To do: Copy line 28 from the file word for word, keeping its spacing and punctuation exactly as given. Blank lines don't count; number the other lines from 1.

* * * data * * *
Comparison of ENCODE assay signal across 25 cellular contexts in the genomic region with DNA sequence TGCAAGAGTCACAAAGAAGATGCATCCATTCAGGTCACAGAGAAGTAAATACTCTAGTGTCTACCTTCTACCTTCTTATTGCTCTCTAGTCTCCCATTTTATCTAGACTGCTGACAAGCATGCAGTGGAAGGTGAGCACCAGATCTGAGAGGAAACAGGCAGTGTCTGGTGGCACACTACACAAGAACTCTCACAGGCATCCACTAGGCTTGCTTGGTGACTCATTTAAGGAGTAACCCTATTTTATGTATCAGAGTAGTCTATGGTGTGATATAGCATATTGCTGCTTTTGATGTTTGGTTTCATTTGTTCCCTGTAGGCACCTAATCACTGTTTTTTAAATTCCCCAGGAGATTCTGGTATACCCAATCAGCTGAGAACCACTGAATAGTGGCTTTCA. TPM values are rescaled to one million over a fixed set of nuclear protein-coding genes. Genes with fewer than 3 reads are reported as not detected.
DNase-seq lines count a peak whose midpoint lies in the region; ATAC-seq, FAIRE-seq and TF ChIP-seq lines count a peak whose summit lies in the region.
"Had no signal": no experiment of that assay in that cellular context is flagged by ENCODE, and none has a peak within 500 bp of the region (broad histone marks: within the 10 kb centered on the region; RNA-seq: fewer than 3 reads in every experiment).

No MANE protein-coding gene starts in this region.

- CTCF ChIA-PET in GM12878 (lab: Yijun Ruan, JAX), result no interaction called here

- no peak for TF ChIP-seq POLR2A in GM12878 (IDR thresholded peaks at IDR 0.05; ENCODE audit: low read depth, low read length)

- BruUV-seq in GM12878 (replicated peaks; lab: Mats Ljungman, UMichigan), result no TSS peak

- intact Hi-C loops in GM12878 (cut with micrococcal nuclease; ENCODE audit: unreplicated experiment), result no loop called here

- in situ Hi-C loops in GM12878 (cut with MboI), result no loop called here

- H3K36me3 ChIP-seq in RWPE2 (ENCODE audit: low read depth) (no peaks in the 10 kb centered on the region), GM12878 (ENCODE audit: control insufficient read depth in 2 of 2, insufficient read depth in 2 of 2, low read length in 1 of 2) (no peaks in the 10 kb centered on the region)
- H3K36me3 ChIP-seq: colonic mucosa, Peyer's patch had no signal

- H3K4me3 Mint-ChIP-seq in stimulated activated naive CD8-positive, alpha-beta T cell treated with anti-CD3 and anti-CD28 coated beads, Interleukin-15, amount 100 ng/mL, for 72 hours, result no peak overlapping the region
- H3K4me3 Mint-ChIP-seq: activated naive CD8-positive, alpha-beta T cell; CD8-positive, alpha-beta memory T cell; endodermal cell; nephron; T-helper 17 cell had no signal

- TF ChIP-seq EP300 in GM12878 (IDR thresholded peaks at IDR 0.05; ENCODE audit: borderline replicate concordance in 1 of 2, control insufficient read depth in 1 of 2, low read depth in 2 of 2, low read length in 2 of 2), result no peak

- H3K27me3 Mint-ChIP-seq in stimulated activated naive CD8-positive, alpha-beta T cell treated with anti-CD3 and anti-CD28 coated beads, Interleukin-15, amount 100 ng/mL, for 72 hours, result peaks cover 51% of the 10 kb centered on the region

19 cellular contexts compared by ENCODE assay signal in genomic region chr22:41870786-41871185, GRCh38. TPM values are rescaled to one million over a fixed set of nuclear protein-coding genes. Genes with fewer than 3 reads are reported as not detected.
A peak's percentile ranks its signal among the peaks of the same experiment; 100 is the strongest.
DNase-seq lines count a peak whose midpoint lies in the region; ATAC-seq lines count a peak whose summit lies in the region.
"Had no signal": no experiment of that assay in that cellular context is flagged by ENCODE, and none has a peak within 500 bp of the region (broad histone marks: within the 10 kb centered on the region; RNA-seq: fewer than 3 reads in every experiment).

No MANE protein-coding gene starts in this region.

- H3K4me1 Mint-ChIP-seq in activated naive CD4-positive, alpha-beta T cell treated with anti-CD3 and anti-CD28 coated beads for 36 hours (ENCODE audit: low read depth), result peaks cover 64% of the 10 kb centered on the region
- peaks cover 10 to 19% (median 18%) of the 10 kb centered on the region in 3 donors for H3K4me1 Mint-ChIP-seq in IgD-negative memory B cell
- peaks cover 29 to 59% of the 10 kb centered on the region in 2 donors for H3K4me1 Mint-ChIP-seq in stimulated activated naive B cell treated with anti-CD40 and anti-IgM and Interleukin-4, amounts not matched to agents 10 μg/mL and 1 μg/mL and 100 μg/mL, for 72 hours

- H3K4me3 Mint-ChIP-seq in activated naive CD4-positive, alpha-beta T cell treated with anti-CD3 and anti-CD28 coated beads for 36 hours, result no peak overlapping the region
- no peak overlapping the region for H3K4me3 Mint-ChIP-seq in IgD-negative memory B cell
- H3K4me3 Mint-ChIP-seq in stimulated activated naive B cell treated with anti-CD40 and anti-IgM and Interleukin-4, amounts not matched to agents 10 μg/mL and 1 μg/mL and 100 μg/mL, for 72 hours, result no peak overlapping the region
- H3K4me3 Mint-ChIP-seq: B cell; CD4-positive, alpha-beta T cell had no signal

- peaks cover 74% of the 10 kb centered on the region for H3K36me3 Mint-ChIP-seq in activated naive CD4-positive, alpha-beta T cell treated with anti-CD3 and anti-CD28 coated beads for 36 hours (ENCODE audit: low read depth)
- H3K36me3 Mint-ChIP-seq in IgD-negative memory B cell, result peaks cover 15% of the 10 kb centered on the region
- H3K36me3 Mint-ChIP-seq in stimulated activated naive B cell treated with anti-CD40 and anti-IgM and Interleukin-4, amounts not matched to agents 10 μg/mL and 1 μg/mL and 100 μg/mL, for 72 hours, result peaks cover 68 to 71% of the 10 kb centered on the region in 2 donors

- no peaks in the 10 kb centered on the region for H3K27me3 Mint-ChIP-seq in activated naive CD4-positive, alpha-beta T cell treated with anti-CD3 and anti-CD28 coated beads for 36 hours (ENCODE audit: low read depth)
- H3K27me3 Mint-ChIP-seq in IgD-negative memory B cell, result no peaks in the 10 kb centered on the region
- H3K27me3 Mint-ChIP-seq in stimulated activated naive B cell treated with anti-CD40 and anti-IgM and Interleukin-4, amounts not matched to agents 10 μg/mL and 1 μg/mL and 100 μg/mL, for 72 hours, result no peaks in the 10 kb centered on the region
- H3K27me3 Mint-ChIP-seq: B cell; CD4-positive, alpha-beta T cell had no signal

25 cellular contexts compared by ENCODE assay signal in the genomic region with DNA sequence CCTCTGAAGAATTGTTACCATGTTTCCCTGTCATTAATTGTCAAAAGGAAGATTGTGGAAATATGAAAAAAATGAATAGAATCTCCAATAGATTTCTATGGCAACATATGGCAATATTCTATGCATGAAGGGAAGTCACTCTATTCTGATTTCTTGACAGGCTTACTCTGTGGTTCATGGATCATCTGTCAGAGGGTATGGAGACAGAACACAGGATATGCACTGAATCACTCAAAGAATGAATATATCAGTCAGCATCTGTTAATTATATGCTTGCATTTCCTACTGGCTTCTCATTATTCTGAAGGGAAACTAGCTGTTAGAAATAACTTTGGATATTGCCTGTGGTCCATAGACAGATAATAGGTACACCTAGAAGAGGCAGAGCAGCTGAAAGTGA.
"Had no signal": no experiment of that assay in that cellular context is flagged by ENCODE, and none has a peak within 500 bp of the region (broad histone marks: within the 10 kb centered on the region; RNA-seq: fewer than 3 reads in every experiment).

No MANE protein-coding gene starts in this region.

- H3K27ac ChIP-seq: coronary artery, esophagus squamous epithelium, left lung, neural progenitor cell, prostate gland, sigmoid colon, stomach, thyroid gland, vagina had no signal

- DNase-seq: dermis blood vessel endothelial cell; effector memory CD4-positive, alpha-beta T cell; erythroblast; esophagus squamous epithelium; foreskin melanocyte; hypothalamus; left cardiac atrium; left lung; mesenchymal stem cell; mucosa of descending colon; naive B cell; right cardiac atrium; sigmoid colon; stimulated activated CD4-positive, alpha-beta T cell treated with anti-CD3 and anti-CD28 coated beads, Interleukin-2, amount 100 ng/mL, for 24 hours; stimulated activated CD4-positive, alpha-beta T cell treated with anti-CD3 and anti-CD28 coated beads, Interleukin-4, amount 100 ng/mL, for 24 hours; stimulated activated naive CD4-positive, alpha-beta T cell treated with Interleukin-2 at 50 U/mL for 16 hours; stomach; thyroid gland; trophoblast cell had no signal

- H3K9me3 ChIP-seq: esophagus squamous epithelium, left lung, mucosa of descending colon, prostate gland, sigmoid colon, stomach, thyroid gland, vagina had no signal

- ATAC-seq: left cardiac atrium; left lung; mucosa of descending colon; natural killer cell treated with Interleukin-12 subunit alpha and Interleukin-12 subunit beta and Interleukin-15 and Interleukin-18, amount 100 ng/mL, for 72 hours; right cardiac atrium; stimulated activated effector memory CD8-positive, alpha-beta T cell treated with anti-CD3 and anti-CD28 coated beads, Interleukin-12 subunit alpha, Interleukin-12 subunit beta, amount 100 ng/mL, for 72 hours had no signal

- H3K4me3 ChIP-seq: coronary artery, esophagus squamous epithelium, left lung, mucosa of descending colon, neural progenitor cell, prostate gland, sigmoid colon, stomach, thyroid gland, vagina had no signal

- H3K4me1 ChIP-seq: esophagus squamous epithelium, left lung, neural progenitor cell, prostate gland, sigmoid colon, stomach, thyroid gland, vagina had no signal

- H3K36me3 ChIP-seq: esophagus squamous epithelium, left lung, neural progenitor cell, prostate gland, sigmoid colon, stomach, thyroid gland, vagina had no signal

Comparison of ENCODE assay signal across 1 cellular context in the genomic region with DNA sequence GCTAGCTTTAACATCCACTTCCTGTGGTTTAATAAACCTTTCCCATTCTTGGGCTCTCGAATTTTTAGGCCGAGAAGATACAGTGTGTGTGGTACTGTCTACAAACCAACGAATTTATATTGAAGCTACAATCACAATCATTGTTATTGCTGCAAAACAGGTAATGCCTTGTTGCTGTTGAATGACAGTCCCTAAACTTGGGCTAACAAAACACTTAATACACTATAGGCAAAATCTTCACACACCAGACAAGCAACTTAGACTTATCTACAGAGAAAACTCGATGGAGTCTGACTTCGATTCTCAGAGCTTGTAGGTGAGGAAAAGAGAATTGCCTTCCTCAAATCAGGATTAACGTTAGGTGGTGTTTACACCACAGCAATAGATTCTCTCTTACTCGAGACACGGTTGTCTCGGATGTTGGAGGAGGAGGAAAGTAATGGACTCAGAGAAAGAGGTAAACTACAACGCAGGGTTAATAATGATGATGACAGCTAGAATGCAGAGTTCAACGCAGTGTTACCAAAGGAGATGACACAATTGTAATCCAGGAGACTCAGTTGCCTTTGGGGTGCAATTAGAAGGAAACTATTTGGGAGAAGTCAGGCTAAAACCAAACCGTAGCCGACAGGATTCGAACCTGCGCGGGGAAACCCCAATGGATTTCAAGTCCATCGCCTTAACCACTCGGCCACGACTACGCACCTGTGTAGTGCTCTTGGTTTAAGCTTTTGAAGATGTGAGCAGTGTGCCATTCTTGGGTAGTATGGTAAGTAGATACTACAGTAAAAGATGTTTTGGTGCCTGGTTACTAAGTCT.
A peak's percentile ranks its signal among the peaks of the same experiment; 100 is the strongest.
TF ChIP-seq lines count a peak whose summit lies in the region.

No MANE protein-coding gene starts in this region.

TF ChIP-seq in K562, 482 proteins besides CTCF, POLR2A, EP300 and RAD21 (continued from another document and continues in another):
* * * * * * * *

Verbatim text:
- peaks cover 74% of the 10 kb centered on the region for H3K36me3 Mint-ChIP-seq in activated naive CD4-positive, alpha-beta T cell treated with anti-CD3 and anti-CD28 coated beads for 36 hours (ENCODE audit: low read depth)